Angry Birds Sing (Excerpts): A Correspondence Between the Angry Birds (Marianna Salzmann, Deniz Utlu) / Translated by Jenna Ingalls
Angry Birds Sing (Excerpts)
A Correspondence Between the Angry Birds (Marianna Salzmann, Deniz Utlu)
Translated by Jenna Ingalls
This text originally appeared in freitext, no. 18 (October 2011).
we’re just two lost souls swimming in a fish bowl year after year
running over the same old ground what have we found
the same old fears wish you were here
After all, everybody, that is, everybody who writes is interested in living inside themselves in order to tell what is inside themselves.
That is why writers have to have two countries, the one where they belong and the one in which they live really.
The second one is romantic, it is separate from themselves, it is not real, but it is really there.
My phone is dead.
I downloaded a heart-pumping app and slid the smartphone into the breast pocket of my shirt, just in case, you know? I’ve found that there are times in which the heart stands completely still. The heart stands still. It doesn’t move.
Now it’s beating again. To my right and left sit six, seven, eight, ten year-old kids and dead aliens. They chew on their bottom lips when they choose their weapons– a shotgun or an axe. When the blood sprays, they laugh in light staccato bursts.
I can’t call you, you should’ve been here a long time ago. It’s dark here. Hardly any sunlight makes it through the small windows at the ceiling. The only light: sprays of alien blood on screens and children’s horn rim glasses. Where are you hiding?
Just then I wanted out, I’d rather wait in front of the store for you. But the door was locked.
I overslept. I wanted to meet you, to pick you up, but I couldn’t. After days of not sleeping, after weeks, I fell into this sleep, it felt as though I would fall out of myself. And then I had this dream, a neverending one.
I went out. Ears covered by great big headphones and hands in my pajama pants. I was in New York. The yellow cars honked. I walked towards them, felt them closely pass me by, the rush of wind making me laugh. And I wanted to learn to fly. I climbed up the bridge’s railing. And then there was such a zoom across the water and I thought, Hitchcock discovered that in Vertigo, down and then up again, and I was dizzy. I laughed, amused that I could be dizzy in my own dream, and looked down again. And held on tight, so I wouldn’t fall down. I felt sick and screamed. And didn’t wake up. I am awake. I am not sleeping. I woke up this morning and that is New York outside. I climbed down from the railing and went home. Ashamed because the cars are honking at me, but I’m walking on the sidewalk and they’re honking because I’m wearing pajamas.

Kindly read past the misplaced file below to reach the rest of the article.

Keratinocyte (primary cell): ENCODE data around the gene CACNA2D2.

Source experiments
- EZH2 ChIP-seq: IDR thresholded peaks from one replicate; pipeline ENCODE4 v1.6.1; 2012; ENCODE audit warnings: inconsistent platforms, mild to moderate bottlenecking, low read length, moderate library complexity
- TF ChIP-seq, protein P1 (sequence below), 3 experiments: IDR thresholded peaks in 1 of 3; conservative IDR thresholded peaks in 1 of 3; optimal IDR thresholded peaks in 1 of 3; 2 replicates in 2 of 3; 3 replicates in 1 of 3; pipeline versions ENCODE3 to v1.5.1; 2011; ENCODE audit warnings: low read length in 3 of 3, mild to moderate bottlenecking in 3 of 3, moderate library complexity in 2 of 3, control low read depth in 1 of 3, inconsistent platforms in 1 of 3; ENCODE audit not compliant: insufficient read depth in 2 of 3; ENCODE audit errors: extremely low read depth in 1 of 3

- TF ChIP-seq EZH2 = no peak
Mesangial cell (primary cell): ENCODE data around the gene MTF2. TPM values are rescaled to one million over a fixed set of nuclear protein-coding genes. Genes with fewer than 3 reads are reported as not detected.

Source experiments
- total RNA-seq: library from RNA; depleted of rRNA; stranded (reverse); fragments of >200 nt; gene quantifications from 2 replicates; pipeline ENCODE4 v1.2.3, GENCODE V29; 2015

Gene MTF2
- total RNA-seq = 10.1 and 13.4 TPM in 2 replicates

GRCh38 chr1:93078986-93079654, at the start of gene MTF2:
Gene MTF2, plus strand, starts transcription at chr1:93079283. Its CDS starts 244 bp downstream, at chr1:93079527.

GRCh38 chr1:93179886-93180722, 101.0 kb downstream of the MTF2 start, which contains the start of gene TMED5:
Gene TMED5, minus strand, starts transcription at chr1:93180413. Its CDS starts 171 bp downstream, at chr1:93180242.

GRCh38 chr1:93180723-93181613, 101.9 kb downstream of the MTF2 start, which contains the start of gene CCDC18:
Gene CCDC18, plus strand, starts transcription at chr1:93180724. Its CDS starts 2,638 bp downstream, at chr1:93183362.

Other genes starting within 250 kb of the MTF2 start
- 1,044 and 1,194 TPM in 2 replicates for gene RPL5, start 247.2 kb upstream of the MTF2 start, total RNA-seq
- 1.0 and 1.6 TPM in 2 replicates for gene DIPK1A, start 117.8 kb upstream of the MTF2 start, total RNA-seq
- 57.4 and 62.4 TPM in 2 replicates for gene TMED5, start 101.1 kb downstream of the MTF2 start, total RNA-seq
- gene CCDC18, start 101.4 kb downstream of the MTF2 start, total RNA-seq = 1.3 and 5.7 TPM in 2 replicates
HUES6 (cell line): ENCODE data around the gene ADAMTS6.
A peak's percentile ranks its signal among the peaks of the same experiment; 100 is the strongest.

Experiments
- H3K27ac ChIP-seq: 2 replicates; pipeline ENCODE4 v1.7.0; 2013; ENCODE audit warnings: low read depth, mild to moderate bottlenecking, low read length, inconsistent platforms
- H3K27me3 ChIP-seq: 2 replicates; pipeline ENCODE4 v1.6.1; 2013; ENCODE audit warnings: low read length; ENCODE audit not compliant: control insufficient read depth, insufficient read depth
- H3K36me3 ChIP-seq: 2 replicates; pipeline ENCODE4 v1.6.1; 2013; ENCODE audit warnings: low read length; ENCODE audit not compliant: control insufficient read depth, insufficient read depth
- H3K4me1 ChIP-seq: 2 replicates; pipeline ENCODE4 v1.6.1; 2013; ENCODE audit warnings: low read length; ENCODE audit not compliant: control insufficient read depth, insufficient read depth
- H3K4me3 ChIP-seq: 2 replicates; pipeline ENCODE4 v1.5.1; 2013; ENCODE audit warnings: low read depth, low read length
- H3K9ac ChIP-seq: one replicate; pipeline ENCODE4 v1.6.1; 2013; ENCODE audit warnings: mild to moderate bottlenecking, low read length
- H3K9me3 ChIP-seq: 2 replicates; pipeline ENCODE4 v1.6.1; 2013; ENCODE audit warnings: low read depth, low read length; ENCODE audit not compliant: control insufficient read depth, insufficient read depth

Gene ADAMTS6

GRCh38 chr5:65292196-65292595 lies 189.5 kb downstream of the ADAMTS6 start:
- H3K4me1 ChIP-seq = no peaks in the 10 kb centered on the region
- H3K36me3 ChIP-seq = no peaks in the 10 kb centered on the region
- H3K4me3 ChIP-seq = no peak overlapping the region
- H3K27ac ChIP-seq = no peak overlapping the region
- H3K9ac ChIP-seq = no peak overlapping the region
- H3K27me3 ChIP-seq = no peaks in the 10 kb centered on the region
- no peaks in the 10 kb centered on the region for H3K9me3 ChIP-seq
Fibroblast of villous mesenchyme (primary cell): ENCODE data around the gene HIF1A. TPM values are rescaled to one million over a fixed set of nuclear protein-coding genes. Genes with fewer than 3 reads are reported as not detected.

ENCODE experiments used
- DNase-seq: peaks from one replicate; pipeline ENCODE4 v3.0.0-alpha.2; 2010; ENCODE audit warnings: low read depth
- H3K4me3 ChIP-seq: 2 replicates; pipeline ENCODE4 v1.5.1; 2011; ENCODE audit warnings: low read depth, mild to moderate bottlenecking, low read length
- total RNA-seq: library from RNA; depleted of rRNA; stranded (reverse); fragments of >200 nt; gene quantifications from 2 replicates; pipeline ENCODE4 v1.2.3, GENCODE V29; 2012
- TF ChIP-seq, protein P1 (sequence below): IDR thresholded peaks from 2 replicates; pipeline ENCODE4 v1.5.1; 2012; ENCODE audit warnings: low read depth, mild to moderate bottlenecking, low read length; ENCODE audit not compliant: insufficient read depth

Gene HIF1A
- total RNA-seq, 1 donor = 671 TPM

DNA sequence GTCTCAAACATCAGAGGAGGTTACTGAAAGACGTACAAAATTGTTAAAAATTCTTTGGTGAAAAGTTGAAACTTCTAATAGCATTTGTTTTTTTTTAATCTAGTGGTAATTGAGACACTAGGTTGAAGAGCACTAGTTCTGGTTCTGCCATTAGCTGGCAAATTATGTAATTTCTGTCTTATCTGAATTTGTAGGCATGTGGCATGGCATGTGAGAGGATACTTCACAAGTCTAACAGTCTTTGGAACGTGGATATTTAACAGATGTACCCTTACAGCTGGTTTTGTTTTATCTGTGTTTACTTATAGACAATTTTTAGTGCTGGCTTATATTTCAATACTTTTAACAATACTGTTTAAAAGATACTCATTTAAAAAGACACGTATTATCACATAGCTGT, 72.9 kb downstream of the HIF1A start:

Okay, I tried it, too. I closed my eyes, I counted executed aliens and okay, I did it, I fell asleep.
But, when I woke up, there was no New York. When I woke up, I still didn’t know where to go. The kid with the horn-rimmed glasses was still next to me, with a fat smile in a lightless room. I stood up to find the owner of the Internet cafe.
In the front room, where cigarettes, alcohol, gummi bears, licorice, börek, instant coffee, chewing gum, soccer player stickers, newspapers, and sunglasses are sold, there was no one. The owner was gone. The door opened itself, a hunchback walked in. He only had three hairs on his head, but in length they made up for it, two grew out of the left temple, the other out of the right ear. He tossed some coins into the change bowl on the counter. At first I didn’t react, but as the man hadn’t moved for about five minutes, I walked over the fridge and opened a beer for him. He ripped it out of my hand, pushed me to the side and left the store. I wanted to go back into the computer room, but an alien boy stood in front of me and said: No. 19. I said that the storeowner would surely be back soon. Then he came round to the inside of the counter, where I was standing, and showed me how to unlock No. 19.